Having recently read an interesting article on hiring bias in the New Scientist we decided to share our views on this subject with you.
The article explained the use of a system, which forgoes CV’s, instead asking candidates to answer five online questions that relate specifically to the job for which they are applying. Multiple recruiters then evaluate the replies without knowing which came from which candidate. If the same candidate’s CVs were submitted the candidates which were assessed using this system came from a wider set of universities and had a broader range of skills.
The Institute for Employment Studies in Brighton,
UK however felt that anonymised applications were not a “magic bullet” against discrimination and it might just postpone discrimination until the interview stage. There is also a theory that if applicants’ CVs are stripped of details such as name, gender and nationality, they were less likely to hire minority candidates. This is because the companies were already more likely to hire minority candidates and anonymising CVs made it harder for them to take their background into account.
Interviewing is often the gateway toan organization and is the singularly most relied upon form of candidate assessment. Yet, there is quite a lot of academic and professional debate as to how effective interviews are at predicting the subsequent performance of candidates who are awarded the job.
So, why are interviews such a poor predictor of performance? Researchers have suggested that as a result of interviews being a personal exchange between people, there is huge room for social factors – that are not related to the candidate’s ability to do the job – to unintentionally influence the evaluation of that candidate and subsequent hiring decision.
There are many types of interviewer bias and we have outlined three of the more prominent ones.
- Confirmation Bias: This is a tendency to seek out information that supports a pre-conceived belief about the applicant that has been formed prior to the interview. (Phillips and Dipboye, 1989). This means interviewers look to confirm a possibly shallow impression they may have formed of the candidate pre-interview, as opposed to having a more open outlook on the candidate’s abilities in this area.
- Affective Heuristic: This is where interviewers’ decisions are influenced by quick and superficial evaluations, such as: the level of attractiveness of a candidate, race, gender, background, etc.—none of which are relevant to the candidate’s suitability for the role. (Postuma and others, 2002). One study found that applicant obesity actually accounted for 35 percent of the variance in hiring decisions.
- Intuition: a huge part of the candidate evaluation process is based on intuition as there is not enough data to objectively test every area of the candidate’s fit to the culture and demands of the job. The problem is that intuition is not reliable, as it is thought to be susceptible to factors not related to the hiring decision such as emotion, memory, etc.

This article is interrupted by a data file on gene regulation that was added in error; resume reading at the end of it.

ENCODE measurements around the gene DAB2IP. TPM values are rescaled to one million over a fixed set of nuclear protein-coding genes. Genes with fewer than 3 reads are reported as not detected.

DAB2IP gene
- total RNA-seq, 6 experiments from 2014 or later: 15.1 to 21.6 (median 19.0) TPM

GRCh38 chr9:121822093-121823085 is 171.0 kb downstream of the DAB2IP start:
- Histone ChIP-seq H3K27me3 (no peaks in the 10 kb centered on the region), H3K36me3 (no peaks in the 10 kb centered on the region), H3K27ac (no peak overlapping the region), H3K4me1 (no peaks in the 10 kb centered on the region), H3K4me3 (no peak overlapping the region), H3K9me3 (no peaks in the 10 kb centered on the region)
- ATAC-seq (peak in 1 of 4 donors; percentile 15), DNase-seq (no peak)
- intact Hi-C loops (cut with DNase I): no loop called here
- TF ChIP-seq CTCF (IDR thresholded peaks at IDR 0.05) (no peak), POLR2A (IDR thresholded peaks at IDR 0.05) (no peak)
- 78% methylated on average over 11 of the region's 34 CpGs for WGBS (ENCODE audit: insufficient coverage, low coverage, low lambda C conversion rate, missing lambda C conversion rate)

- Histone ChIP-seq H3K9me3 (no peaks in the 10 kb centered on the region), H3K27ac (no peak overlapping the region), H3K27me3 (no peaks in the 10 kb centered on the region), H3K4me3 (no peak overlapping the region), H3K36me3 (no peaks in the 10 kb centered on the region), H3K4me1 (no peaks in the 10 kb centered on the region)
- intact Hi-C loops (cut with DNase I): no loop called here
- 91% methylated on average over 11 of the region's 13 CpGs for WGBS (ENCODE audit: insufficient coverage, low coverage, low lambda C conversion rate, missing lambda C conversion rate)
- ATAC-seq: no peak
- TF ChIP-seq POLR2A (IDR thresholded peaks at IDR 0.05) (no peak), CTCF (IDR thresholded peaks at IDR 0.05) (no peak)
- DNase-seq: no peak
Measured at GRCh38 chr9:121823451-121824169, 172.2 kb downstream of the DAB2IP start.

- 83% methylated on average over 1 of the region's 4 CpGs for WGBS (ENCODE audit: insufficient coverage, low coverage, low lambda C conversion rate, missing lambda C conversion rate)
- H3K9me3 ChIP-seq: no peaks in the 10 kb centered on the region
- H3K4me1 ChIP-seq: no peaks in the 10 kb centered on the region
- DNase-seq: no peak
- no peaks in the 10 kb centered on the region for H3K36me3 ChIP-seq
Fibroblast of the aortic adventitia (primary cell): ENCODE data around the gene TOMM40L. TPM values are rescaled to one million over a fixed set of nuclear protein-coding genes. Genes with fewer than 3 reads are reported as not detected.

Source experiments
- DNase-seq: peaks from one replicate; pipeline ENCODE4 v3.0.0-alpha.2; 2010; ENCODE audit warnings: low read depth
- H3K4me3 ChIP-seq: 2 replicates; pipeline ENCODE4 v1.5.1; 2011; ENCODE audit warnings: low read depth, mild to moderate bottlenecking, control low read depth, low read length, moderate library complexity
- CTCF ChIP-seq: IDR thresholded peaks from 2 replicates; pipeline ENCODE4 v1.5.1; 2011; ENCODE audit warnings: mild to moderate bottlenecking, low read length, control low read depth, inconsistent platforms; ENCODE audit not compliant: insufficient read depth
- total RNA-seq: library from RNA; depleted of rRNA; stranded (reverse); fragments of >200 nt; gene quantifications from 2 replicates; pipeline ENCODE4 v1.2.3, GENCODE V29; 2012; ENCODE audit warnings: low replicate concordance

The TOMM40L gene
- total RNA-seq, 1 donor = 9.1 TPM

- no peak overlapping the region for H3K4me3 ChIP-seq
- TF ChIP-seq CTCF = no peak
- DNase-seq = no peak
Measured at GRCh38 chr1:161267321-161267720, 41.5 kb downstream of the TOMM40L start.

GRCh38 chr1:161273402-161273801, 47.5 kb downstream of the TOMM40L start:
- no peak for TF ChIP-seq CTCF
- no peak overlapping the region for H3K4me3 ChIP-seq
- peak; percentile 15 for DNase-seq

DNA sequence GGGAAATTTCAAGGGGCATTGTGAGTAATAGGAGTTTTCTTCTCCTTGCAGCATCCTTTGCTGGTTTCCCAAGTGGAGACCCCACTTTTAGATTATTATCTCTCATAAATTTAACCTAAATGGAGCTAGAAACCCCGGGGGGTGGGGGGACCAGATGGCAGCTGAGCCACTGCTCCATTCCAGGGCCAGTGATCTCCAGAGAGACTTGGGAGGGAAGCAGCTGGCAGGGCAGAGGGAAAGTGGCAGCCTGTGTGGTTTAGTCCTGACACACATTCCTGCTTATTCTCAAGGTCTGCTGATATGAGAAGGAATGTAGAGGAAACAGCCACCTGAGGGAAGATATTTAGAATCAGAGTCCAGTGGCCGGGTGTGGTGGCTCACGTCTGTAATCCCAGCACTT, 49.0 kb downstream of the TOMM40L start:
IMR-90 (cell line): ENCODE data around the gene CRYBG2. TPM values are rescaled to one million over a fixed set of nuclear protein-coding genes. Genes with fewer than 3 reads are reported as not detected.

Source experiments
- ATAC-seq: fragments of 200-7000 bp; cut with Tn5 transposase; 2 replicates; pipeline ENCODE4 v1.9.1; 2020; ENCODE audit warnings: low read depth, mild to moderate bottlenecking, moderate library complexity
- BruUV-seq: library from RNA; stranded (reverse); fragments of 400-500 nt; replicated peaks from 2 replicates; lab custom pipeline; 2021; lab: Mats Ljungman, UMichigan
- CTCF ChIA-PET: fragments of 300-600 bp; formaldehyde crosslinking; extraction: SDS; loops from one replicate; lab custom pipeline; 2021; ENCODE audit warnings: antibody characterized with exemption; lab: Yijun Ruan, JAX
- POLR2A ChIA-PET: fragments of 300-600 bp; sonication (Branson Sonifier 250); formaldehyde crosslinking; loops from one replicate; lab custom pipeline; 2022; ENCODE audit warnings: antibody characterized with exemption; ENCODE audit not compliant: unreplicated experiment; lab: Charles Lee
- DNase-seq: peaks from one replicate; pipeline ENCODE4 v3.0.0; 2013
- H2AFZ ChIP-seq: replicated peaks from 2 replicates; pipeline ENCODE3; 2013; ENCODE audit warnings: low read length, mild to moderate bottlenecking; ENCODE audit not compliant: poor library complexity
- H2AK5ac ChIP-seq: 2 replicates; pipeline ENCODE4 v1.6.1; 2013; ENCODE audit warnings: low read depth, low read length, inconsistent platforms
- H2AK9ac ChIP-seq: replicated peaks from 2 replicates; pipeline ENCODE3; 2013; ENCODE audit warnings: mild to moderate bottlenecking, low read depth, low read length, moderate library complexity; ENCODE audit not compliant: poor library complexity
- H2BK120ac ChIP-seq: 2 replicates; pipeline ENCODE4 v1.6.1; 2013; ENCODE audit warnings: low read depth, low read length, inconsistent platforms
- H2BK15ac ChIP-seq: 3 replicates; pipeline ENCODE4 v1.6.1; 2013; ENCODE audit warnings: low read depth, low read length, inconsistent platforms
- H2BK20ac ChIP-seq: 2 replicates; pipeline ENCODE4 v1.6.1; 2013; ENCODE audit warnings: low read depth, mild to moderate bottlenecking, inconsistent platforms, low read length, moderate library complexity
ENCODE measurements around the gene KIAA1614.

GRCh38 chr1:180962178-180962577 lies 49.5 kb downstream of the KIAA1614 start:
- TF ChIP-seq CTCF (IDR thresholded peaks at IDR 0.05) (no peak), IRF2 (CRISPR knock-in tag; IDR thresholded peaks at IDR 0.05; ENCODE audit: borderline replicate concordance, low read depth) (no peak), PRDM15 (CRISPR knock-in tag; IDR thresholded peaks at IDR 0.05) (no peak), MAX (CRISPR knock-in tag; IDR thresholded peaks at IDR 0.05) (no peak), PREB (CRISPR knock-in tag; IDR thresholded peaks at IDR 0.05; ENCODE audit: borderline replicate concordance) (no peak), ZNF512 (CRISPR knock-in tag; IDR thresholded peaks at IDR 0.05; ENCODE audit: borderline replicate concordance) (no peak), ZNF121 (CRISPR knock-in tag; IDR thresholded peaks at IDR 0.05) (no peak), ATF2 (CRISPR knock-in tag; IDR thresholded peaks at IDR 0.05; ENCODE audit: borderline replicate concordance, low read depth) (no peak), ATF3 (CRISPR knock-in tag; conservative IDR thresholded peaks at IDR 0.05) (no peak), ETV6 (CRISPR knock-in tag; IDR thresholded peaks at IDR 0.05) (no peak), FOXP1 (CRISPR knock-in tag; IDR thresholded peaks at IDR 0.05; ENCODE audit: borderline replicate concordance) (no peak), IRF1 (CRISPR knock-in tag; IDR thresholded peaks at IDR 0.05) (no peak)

How We Overcome Interview Bias:
At MWA we strive to eliminate hiring bias by our use of the Adler Performance-based method of hiring. Performance-based Hiring is a comprehensive and validated methodology that integrates sourcing, screening, interviewing, and recruiting into a seamless approach based on how passive candidates look for, compare, and accept one position over another.
Passive candidates are looking for growth, challenge, and learning opportunities – not just another job. Since most are already-employed, they may be reluctant to fill out long applications, take online tests, or wade through job board postings. And while they’ll explore new opportunities, their process is different than that of the typical active candidate. To attract and hire from this talent pool, an organization’s sourcing, interviewing, and recruiting processes must change – this is what Performance-based Hiring is all about.
Performance-based Hiring is a business process for acquiring top talent. At MWA we use an in-depth process to eliminate hiring bias and ensure the most relevant candidate is placed by our clients.
When discussing the opportunity with potential candidates we place particular emphasis on career stretch (activities in year one) and career growth (activities beyond year one) to determine a corresponding fit to the candidates’ expectations. In our experience, these aspects are important to a passive candidate who needs convincing that a job move will provide greater career opportunities and quality of life over and above their current position. We ensure there is project specific content to the role we are hiring for and this detail will drive our interview process. For example, if a client requires an expert in opposition work, this would form the basis of our interview. Some interviewers will do a chronological review of a candidates’ career which does not always arrive at the core of a candidates’ client-related experience, whereas at MWA we tailor our interview according to our clients’ requirements.
If you would like discuss any of the above or your recruitment needs with us, please do not hesitate to contact Kieron Wright on +44 113 391 0862.
- Adler (http://louadlergroup.com/)
- Reynolds, New Scientist Magazine, February 23, 2017 Issue
- Philips & Dipboye, 1989 Postu et al, 2002